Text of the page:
What mathematics says about what computers can and cannot do


Stephen A. Cook


Department of Computer Science University of Toronto


Thursday, 3 January 2013, 17:00 to 18:00


  • Homi Bhabha Auditorium


The security of computer encryption protocols such as for credit card transactions depends on unproven mathematical assumptions concerning the limits of computation. The central assumption is the conjecture known as 'P not equal NP' (one of the million dollar questions listed by the Clay Mathematics Institute). I will explain the conjecture, its background and importance, and related issues from the field of computational complexity.


About the speaker:

Stephen A. Cook was born in Buffalo, New York, received his BSc degree from University of Michigan in 1961, and his S.M. and PhD degrees from Harvard University in 1962 and 1966 respectively. From 1966 to 1970 he was Assistant Professor, University of California, Berkeley. He joined the faculty at the University of Toronto in 1970 as an Associate Professor, and was promoted to Professor in 1975 and University Professor in 1985. His principal research areas are computational complexity and proof complexity, with excursions into programming language semantics and parallel computation. He is author of many research papers, including his famous 1971 paper "The Complexity of Theorem Proving Procedures" which introduced the theory of NP completeness and proved that the Boolean satisfiability problem is NP complete. He is the 1982 recipient of the Turing award. He was awarded a Steacie Fellowship in 1977,a Killam Research Fellowship in 1982, and received the CRM/Fields Institute Prize in 1999. He is a fellow of the Royal Society of London, Royal Society of Canada, and was elected to membership in the National Academy of Sciences (United States) and the American Academy of Arts and Sciences. Thirty students have completed their PhD degrees under his supervision.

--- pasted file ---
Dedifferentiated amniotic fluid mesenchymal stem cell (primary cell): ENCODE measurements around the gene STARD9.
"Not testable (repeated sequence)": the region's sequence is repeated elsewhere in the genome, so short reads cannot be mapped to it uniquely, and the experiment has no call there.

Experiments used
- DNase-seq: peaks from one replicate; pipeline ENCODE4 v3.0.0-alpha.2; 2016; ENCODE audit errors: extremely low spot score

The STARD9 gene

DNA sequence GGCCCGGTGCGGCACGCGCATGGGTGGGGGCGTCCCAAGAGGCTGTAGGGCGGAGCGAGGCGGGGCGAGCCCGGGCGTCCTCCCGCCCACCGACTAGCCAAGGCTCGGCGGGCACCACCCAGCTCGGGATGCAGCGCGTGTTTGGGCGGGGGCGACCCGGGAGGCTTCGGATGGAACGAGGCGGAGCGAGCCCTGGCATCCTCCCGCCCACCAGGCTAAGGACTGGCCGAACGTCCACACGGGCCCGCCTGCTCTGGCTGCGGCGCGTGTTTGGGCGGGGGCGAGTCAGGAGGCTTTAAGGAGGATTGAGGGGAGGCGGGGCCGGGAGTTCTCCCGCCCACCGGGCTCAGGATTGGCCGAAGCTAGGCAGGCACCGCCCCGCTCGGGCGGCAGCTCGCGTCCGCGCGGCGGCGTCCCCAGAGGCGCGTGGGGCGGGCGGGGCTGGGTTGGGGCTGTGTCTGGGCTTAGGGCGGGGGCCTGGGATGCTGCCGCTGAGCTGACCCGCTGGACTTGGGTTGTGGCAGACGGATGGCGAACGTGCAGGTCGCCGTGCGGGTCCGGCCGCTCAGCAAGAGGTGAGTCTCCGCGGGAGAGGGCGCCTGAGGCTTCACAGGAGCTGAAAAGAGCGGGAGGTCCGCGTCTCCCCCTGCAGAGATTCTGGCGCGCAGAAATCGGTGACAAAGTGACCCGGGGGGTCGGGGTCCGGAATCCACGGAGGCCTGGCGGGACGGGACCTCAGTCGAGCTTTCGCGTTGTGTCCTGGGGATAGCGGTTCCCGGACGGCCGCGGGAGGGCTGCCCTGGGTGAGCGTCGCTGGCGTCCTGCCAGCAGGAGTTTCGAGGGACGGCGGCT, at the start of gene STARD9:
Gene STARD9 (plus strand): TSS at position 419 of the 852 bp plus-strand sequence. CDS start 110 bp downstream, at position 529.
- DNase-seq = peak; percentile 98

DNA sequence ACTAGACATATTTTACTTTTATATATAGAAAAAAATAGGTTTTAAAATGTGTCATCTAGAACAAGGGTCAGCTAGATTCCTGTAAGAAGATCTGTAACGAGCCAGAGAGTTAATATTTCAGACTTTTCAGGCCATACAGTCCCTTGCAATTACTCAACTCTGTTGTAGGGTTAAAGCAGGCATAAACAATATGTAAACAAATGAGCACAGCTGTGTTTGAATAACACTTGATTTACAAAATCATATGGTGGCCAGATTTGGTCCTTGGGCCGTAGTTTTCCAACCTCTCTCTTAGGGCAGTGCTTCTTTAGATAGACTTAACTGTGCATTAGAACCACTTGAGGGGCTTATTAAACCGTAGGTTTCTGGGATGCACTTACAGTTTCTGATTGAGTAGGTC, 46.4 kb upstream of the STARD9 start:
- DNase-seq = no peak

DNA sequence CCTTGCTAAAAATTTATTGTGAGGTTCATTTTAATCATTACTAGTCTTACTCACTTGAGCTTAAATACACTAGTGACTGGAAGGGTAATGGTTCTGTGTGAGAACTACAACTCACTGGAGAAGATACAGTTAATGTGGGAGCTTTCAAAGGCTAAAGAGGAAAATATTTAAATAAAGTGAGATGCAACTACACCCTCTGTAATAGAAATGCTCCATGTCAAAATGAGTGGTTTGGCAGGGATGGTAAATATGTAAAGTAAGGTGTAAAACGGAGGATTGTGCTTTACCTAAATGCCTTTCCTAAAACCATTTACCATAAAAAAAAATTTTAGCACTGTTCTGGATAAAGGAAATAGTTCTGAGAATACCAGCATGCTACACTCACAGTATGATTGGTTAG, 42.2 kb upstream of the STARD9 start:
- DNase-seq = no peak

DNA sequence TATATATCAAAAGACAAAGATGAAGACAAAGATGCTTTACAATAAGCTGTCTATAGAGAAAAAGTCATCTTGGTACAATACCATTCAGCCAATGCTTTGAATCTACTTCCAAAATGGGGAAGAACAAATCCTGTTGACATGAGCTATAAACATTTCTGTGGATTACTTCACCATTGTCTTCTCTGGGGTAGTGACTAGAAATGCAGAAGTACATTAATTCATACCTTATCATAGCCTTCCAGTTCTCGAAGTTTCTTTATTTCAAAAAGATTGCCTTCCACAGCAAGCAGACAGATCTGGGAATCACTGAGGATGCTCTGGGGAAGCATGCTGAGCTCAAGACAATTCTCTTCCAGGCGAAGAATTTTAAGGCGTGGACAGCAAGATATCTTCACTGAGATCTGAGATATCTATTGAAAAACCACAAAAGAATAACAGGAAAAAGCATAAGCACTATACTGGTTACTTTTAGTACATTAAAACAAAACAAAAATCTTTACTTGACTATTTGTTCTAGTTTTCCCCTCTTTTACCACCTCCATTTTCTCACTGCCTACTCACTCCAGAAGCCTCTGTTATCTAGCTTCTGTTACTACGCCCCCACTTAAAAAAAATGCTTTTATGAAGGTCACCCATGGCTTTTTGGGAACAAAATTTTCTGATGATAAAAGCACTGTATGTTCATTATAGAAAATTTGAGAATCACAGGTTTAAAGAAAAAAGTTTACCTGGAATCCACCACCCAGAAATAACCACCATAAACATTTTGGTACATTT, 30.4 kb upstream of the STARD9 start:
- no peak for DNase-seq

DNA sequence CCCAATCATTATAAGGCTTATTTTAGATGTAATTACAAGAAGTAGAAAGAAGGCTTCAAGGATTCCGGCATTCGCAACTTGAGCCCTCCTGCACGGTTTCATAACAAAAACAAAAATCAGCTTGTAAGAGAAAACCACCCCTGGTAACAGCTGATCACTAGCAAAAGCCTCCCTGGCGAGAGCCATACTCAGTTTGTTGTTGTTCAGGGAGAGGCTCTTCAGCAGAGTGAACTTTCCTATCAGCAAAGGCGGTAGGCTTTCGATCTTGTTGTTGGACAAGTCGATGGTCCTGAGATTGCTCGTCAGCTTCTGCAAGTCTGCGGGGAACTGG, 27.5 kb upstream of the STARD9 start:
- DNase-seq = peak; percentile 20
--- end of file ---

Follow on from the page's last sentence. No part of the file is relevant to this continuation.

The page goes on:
[Photograph by Kevin Van Paassen/The Globe and Mail]